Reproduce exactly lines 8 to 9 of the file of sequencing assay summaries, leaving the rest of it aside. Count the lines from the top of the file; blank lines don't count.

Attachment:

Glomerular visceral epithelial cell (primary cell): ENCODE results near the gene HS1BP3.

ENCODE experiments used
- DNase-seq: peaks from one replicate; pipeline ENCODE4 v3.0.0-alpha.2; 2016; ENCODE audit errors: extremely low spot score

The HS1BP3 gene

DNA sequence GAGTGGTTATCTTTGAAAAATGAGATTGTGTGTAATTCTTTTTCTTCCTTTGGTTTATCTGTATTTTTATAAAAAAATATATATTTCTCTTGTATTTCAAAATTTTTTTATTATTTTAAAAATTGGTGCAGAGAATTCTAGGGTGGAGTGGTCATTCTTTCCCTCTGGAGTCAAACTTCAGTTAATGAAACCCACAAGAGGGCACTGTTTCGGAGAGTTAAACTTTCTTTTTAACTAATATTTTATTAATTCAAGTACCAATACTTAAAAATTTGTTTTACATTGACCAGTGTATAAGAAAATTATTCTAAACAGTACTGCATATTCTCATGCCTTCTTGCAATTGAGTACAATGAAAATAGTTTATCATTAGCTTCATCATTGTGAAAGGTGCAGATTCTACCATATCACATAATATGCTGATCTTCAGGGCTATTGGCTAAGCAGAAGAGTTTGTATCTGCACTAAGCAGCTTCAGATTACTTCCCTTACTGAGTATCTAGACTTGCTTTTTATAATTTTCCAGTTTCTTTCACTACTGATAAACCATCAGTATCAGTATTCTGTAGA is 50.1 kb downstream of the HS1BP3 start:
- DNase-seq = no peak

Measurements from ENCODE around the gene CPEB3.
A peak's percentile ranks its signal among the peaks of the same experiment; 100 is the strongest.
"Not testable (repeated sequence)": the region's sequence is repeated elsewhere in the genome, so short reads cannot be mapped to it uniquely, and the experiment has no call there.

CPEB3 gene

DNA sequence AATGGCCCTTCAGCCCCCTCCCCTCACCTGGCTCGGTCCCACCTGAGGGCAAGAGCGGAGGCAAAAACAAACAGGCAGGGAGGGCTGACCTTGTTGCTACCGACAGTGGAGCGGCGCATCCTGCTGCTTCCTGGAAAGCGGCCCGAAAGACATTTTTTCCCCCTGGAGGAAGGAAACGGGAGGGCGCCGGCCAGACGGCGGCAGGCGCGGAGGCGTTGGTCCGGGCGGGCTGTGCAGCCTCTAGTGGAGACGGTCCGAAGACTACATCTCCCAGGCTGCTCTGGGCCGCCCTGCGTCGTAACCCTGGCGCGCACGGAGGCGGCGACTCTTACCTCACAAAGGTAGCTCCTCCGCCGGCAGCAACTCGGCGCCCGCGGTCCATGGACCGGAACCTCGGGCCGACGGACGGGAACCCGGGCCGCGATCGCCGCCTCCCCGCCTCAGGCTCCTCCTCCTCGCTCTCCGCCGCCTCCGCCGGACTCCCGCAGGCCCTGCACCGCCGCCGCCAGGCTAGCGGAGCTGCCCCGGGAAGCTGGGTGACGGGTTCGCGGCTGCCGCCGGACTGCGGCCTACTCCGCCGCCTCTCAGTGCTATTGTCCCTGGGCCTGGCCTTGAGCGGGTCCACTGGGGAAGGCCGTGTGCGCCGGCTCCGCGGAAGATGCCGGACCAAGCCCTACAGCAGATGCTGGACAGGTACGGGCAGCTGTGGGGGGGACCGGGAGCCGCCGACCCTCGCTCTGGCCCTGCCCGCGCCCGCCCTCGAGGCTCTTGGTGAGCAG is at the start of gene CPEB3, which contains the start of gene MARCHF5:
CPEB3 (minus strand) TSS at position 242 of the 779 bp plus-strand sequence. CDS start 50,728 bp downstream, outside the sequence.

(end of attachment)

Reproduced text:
A peak's percentile ranks its signal among the peaks of the same experiment; 100 is the strongest.
"Not testable (repeated sequence)": the region's sequence is repeated elsewhere in the genome, so short reads cannot be mapped to it uniquely, and the experiment has no call there.